The point is not about which languages are 'FILIPINO' or 'NON-FILIPINO' but rather, the point was that the article states that Chavacano is the ONLY language IN THE philippines that is NOT AUSTRONESIAN and NOT: Chavacano is the only Filipino language that is not Austronesian. There's a huge difference between languages FROM the Philippines and languages SPOKEN IN the Philippines. So, the implication that 'Chavacano is the only language in the Philippines that is not Austronesian' is misleading because other non-Austronesian languages are in the Philippines such as Chinese, Spanish and Arabic.

Good day! Si lapu lapu (talk) 11:48, 1 April 2008 (UTC)Si Lapu Lapu

I understand. It is indeed misleading. Thanks for pointing that out. Let me edit. --Weekeejames (talk) 10:34, 2 April 2008 (UTC)

misleading too[edit]

philippines languages or Filipino languages...

if you have search on the list of the philippines langauges, you will know...

filipino languages or native filipino langauges such tagalo, cebuano, ilocano aeta, subanon, kinaray-a, aklanon, capiznon, tiruray, manobo, bagobo, tiboli and etc... which all belong to the malayo-polynesian and part of the "Filipino languages" except for chavacano languages (part or one of the Filipino langauges but doesnt belong to Austronesian languages Familiy). while foriegn languages such as chinese, english and etc doesnt belong as part of the "Filipino langauges".. so, its quite right to say that "chavacano is the only language in the philippines langauges which is not a member of the "philippines Austronesian family"

and its really stated that there are 157 languages or native or Filipino languages... Note:english. chinese, niponggo, etc are not included...-- (talk) 04:38, 2 April 2008 (UTC)Acer_Cyle... "mi lenguaje es mi identidad"

sobre el palabra 'deslizar'[edit]

its actually correct... but why did you erase the previous word "rezbalasa"?

rezbalasa literraly means for "silde, to slide" while deslizar means "tu brazaro estas balbado por causa ya rezbalasa tu"

although same in meaning but their usage is different... just like when you "save the life" and save the file" in Chavacano... "salva el vida" y "guarda el archivo o documento"

pero muchas gracias siempre por tu contribucion aqui.. Lo Aprobaron amigo!--Acer Cyle (talk) 12:10, 18 April 2008 (UTC)



Page needs cleanup, sources[edit]

Hello to all,

This article is extremely confusing, additionally 0 sources are cited. I'll try to sort things out some but I don't think I can do it alone. Chavacano is beautiful and deserves to have an equally beautiful article about it. --ಠ_ಠ node.ue ಠ_ಠ (talk) 16:26, 7 January 2011 (UTC)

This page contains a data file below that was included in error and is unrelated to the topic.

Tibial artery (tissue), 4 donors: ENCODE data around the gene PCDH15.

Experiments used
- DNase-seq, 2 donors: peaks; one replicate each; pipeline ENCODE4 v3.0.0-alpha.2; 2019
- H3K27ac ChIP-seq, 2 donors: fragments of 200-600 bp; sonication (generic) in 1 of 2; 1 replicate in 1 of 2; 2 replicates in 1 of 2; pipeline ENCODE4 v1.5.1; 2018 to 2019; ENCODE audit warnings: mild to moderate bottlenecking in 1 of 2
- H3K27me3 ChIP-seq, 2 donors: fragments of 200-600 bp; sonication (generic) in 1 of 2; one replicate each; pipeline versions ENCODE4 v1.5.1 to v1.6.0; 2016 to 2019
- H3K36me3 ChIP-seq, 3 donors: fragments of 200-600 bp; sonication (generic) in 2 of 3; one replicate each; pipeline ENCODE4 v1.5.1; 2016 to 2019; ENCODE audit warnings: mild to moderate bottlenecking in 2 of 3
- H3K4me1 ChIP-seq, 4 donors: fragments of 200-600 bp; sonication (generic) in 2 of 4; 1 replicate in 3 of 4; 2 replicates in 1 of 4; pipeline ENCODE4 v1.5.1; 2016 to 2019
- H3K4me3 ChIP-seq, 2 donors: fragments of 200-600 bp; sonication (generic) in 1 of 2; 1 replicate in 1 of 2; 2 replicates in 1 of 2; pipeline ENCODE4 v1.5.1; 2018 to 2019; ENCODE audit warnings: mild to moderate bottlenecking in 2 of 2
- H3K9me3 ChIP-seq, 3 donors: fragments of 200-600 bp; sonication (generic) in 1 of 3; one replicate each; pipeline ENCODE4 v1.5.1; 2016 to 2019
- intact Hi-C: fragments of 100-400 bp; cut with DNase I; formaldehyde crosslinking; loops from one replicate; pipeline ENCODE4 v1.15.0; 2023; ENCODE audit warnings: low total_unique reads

>>>citation<<< for this -nd also derived from the word chavano which was coined by the people of Zamboanga[citation needed]

pls see this link

Sir/Madam, quilaya ba ta pone citation shorcut just right after the sentence? and all the citatiion and proves are all written just below the last page called as "Referecnes, Extenal Links" please try to read those documents.

confusing if not fully understand about the subject.. why? coz in that page, it doesn't only explain about one Dialects of Chavacano but with all the six(6) dialects of Chavacano. If we really try to read carefully and kinly, then we can even observe that these six dialects totally have different grammar system and even in spelling. and aside from that, their origin didn't came in just one place. like for example for CC, it originates in Cavite alone. TC from Ternate and ZC originate in Zamboanga City (then a Republic of Zamboanga).

and i think, thats what the author is trying to do now is to give to give the full idea and knowledge by expanding and gives intensive details to each Dialects. although for the case of CC, TC and EC, they shared the same spelling, grammar and pronunciation. while for the Cot.C, ZC and Castellano Abakay also shared the same spelling and grammar.. except for the Castellano Abakay (Davaoeño Zamboangueño) bcoz this dialect still has 2 sub-dialects and has inlfuences from japanese and chines.

the only reason why the Zamboangueño Language dominates in this article is becuase due ti its number of speakers or considering the most spoken dialect in the Philippines, the Lingua Franca of Zamboanga City and also Zamboanga City is the Birthplace of this said dialect called-Zamboangueño o Chavacano de Zamboanga. and also cosidered as Recognized Minority Language in Semporna, Sabbah-Malaysia.